Professors sign petition to avoid war against Iraq

Elaine Helm

Nearly 50 Northwestern professors, from departments including math, law, radiology and political science, have signed an online petition opposing a U.S. attack on Iraq and encouraging public debate.

Professors from the Massachusetts Institute of Technology and Harvard University posted the Web site ( on Sept. 24 after professors from the University of Minnesota circulated the petition among colleagues. More than 13,000 professors and about 15,000 other individuals have signed the petition.

“As educators we need to be aware of the need for discourse,” said NU classics Prof. Daniel Richter. “I don’t need to teach students to oppose this war, but I want to teach students to think about the consequences.”

Although signatures on some Internet petitions easily may be forged or mass produced,’s webmaster, Jim Krehl, said the site uses an e-mail verification system that does “work toward preventing mass amounts of spoofed names.”

“While it’s not impossible or necessarily difficult to (automate signatures), it’s very hard to do undetectably,” Krehl said. “(For example), if we saw that a large number of signatures were from the same e-mail provider and came from the same IP or computer, we’d know that they’d be suspect.”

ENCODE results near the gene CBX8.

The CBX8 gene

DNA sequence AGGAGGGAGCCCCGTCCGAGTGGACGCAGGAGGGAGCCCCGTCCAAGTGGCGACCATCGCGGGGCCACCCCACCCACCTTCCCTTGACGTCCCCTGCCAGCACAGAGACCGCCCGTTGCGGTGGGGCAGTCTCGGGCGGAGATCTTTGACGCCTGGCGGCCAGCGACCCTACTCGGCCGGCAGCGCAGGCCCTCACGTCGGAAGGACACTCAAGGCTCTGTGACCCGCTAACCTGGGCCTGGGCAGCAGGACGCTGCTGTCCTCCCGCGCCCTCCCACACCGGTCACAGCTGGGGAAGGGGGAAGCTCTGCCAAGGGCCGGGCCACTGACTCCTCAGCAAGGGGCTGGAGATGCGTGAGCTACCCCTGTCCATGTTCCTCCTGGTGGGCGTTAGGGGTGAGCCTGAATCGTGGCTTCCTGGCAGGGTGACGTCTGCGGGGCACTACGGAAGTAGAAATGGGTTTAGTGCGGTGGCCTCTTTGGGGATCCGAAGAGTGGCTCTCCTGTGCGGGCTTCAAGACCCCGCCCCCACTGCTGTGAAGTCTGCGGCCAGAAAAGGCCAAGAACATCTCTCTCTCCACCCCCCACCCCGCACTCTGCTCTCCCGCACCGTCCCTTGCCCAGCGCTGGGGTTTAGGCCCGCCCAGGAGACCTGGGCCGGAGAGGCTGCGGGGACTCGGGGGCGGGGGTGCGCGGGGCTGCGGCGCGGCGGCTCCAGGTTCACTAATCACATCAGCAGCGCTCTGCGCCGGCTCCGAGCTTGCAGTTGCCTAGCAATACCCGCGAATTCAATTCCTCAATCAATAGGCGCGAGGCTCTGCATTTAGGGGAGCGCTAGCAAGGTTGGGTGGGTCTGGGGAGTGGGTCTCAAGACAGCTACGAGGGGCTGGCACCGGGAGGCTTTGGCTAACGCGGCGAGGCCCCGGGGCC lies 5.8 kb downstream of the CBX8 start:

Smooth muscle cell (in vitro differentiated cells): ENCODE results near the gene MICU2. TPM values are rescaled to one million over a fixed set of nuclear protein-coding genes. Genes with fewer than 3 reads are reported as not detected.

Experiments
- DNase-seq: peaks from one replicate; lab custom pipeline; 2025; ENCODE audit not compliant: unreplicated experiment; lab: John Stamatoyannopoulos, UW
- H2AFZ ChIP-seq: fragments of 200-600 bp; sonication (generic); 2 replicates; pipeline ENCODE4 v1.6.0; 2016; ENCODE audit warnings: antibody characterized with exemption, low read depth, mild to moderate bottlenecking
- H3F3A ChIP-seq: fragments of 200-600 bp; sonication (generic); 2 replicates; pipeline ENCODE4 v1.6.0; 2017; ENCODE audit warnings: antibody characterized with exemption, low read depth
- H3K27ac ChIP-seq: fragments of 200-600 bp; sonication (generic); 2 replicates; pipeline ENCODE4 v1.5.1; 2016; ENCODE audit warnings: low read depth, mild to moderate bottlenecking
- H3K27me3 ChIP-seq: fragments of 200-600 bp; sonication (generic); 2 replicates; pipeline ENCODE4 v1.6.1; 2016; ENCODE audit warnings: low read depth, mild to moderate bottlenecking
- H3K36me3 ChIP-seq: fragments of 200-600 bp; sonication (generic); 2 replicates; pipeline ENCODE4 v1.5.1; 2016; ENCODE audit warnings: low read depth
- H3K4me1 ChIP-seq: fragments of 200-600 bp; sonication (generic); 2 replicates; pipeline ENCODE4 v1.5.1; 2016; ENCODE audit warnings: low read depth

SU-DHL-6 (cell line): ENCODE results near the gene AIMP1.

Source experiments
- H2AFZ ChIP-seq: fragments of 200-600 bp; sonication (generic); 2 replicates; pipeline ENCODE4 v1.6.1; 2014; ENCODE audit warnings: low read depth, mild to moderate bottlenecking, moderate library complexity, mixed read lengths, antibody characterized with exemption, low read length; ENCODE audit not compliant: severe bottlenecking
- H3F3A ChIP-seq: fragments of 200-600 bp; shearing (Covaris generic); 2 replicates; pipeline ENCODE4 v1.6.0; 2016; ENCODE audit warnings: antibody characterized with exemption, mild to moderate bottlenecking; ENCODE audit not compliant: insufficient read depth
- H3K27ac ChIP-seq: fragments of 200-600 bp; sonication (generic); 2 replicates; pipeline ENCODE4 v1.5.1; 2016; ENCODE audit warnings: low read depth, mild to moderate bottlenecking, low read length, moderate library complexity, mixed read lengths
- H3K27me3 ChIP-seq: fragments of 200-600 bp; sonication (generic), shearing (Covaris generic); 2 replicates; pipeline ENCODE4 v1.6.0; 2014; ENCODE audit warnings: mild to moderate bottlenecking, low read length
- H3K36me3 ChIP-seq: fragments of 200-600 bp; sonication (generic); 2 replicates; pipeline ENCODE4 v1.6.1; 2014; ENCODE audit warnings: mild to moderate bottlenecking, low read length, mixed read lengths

Recalling student protests of the Vietnam War and even the Gulf War, Weinberg mathematics Prof. Jared Wunsch said he has been alarmed by the minimal amount of debate on college campuses about President Bush’s proposal to invade Iraq with or without international support.

He said having “no particular knowledge about Iraq that anyone who reads The New York Times doesn’t have.” But he said university professors should use their knowledge and influence to guide discussion.

“To a certain extent we’re perceived as people who know something,” Wunsch said. “We have a public voice, and we have an obligation to try and spread our views through that voice.”

NU professors have voiced opposition to an attack on Iraq in other forums as well. Doug Cassel, director of NU Law School’s Center for International Human Rights, wrote a column published in the Chicago Tribune on Oct. 13 that argued a pre-emptive strike on Iraq would be unjustified, weaken national security and cause unnecessary bloodshed.

Mark Witte, an economics lecturer who signed the petition, said President Bush has not proven to the world that Iraq poses an immediate threat to the United States and its allies.

“Without more current aggression on Iraq’s part, it’s hard for us to justify attacking,” Witte wrote in an e-mail. “Further, it’s not clear to me why deterrence that seemed to work well against strong countries like the USSR can’t work well against Iraq.”

As a professor at a private university, Witte said he feels more free to voice his opinion than other professors at public universities that rely on the approval of state legislatures for funding.

“The university culture very much promotes people speaking their minds,” he said. “Private universities like it when their professors are outspoken.”